Sheffield Beer Week: Noticing by Emma Inch
Emma Inch is a freelance beer writer, judge and broadcaster based in Brighton. She is a member of the British Guild of Beer Writers and is the current British Beer Writer of the Year. Emma is also the founder and driving force behind Brighton & Hove Beer Week – a city-wide celebration of beer and brewing.
Cities crave art. Maybe it’s because those of us who live within them can’t always see the greens, blues and butter-yellows that nature chooses to shower elsewhere. Or perhaps it’s because the stark beauty of our unforgotten industry inspires us to reach out and paint those greys alight. But whether we’re brushing oil onto canvas, spray-painting brick walls, or tattooing our own flesh, we’re somehow driven to bring forth colour.
And that colour shines yet more vividly when it comes to beer. From the brewer’s palette of malt and hops to the label stretched across the cans we hold tight in our hands, art enters our city, then enters our bodies and leads us directly to a place where magic sometimes happens. But like all forms of art, a beer’s beauty goes beyond its physical appearance. It reaches from the made to the maker, the whole to its constituent parts, the meaning to the meant, and from the ending to the complete story.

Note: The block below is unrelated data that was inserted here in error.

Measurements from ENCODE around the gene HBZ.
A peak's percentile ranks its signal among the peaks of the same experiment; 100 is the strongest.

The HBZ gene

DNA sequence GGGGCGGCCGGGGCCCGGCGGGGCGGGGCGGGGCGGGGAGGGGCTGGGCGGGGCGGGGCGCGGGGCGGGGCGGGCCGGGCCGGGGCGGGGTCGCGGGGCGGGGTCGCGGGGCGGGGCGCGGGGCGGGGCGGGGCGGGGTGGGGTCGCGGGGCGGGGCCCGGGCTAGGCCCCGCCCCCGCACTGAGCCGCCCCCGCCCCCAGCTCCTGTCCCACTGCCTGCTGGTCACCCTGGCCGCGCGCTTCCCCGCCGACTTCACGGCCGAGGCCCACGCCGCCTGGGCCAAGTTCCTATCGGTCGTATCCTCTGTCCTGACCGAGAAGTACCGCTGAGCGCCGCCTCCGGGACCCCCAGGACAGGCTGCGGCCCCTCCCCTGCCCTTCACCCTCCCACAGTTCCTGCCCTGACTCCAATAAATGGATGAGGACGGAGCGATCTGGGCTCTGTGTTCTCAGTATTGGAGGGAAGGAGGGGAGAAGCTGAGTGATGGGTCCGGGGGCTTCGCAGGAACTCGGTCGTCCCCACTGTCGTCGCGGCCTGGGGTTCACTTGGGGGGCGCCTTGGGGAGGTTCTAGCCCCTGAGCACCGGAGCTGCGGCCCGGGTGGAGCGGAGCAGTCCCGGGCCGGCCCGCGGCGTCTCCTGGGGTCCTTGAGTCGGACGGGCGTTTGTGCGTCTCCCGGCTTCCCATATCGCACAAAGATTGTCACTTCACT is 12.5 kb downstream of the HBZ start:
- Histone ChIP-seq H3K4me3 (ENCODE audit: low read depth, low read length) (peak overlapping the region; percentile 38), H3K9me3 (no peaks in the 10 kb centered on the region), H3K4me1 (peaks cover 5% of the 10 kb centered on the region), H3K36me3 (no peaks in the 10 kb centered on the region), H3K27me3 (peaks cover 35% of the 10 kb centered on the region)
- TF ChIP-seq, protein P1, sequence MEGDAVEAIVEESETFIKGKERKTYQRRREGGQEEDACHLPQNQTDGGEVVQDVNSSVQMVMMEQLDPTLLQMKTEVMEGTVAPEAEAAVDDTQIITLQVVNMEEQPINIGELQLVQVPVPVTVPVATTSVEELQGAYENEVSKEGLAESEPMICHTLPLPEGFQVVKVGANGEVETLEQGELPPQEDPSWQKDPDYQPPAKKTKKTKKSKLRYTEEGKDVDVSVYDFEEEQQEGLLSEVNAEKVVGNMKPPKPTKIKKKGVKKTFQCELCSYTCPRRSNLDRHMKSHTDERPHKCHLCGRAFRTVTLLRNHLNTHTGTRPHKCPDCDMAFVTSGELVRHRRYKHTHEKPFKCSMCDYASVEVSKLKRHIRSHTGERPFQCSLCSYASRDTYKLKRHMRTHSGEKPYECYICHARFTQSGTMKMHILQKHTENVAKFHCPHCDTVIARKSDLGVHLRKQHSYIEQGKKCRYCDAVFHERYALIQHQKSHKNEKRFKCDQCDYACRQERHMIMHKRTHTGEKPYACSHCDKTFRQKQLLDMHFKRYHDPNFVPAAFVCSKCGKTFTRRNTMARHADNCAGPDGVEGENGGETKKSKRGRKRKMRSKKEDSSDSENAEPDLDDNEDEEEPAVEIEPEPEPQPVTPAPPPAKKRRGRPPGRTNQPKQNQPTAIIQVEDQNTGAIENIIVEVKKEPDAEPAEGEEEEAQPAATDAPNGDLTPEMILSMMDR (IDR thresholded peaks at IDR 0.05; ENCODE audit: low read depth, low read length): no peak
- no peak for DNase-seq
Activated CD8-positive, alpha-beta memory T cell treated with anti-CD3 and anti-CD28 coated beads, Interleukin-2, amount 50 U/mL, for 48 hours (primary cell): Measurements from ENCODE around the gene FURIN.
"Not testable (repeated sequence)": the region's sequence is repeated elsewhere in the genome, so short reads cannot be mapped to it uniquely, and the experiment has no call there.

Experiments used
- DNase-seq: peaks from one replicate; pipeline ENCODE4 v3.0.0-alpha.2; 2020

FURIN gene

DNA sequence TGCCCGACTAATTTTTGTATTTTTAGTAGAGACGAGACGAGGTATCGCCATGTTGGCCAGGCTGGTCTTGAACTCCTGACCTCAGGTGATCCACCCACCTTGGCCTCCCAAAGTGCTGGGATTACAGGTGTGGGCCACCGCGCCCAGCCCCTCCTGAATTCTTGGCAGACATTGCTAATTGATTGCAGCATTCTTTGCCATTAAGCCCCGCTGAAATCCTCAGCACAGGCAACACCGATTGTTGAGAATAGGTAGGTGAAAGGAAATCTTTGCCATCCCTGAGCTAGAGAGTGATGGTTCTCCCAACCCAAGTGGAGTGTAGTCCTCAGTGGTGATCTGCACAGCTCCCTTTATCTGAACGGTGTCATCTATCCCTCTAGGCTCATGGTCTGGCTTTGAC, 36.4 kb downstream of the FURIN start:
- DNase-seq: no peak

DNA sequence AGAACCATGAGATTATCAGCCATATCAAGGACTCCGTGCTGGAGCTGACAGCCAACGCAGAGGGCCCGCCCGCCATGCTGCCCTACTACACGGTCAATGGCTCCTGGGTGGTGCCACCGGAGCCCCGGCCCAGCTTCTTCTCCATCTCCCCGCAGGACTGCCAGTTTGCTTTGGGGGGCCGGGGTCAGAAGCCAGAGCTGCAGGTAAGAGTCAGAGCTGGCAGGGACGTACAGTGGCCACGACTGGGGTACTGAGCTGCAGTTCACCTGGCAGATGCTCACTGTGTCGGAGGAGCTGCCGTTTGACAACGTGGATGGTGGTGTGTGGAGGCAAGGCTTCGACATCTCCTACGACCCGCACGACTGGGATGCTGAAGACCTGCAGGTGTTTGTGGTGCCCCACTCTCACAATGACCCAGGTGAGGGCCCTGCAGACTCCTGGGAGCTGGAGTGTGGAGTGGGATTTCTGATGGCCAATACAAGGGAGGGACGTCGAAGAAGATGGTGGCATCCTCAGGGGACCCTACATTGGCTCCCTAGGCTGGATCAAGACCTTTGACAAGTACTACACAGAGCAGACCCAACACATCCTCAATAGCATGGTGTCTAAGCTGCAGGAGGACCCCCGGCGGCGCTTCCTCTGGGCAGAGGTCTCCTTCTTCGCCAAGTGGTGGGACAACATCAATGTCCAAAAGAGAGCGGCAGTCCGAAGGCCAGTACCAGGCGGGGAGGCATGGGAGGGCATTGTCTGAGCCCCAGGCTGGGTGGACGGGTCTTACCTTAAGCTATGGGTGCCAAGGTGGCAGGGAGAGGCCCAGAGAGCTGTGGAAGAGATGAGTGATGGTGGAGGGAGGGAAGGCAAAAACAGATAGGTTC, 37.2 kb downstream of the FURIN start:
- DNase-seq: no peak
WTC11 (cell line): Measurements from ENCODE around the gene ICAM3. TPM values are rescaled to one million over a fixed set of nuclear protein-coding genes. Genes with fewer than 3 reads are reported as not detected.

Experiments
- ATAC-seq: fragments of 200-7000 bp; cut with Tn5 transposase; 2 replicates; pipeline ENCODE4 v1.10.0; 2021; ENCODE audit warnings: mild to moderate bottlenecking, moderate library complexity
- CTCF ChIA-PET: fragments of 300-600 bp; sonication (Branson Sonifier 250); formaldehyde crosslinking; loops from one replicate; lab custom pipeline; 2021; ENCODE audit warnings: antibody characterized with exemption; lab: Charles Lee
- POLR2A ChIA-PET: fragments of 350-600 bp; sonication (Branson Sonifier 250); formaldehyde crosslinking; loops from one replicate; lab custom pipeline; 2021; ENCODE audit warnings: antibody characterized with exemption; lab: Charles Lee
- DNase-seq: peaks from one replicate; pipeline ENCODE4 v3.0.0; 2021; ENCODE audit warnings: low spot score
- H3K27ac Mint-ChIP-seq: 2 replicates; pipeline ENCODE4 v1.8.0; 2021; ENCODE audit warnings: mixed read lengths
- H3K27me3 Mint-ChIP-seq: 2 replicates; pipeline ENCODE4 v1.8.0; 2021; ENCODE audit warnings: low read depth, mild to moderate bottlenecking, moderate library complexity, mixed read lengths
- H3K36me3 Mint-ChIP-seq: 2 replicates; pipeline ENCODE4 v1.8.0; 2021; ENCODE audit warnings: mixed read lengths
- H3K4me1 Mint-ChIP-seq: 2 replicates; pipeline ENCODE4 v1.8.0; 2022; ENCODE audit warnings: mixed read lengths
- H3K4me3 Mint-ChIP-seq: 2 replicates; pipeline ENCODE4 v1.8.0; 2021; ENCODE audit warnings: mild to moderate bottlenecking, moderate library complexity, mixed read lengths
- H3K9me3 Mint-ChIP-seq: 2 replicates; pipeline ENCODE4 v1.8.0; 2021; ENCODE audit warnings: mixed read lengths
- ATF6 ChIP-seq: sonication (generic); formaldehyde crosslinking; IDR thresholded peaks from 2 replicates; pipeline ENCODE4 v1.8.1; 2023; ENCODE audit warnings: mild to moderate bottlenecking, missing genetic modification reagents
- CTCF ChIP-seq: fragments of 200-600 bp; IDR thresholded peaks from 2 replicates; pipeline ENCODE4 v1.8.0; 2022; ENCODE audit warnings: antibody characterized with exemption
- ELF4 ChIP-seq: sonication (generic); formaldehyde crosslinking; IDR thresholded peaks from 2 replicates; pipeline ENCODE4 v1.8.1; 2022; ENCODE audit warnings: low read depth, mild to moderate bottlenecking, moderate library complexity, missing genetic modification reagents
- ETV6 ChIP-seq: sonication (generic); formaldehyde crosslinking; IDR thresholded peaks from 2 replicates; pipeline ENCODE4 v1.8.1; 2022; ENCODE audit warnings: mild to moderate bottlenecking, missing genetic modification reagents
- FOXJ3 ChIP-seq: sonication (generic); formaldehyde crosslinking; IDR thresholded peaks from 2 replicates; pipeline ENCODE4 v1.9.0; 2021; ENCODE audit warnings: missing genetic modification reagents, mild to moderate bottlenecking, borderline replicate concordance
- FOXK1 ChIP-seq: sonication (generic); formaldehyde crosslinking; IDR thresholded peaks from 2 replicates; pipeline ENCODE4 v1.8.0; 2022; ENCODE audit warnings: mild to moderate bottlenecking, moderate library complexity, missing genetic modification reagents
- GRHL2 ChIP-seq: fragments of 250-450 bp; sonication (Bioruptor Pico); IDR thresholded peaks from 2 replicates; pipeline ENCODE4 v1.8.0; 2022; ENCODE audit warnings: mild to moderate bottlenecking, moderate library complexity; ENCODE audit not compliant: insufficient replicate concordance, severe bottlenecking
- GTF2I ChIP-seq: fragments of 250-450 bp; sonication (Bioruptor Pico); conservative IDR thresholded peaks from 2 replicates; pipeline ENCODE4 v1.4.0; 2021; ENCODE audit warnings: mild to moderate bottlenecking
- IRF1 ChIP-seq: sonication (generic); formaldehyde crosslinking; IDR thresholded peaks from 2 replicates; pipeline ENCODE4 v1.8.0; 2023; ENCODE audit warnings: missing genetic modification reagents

…Noticing the fragile spring sunshine fall through the window and push its way through a full glass of beer; seeing it cast a warm lozenge of amber light across the rough surface of the pub table.
Because art is about noticing.
Noticing when the choices made by a brewer many weeks beforehand throw shadows forward through time. When she has trusted that the aroma will bloom, the bitterness will solidify, the malt sweetness will dance. When she has believed that the paint she has daubed will dry in precisely the way she imagined.
Noticing where the foam sits on top of your pint, and the uneven line of bubbles that holds it in place. Watching it stick and slip as it moves down the glass, seeing where it laces and how it sometimes slides to nothing.
Noticing the fragile spring sunshine fall through the window and push its way through a full glass of beer; seeing it cast a warm lozenge of amber light across the rough surface of the pub table.
And noticing that everything has changed, from the beer in your glass to the images on the pump clips; finding nothing is static. Those who may have been ignored or dismissed are reclaiming beer as their own and, in this diverse new landscape, the whole aesthetic is altered. This is a different age and it hails a brand-new modernity.
So, take some time to look around. Let the beer spill across your fingers as you lift the glass to your lips; steal its aromas, grasp the tingle of carbonation, and relish that bitter kick as it crosses the back of your tongue. Make sure you notice.
Because this is your city; your art; your beer. Own it. Enjoy it.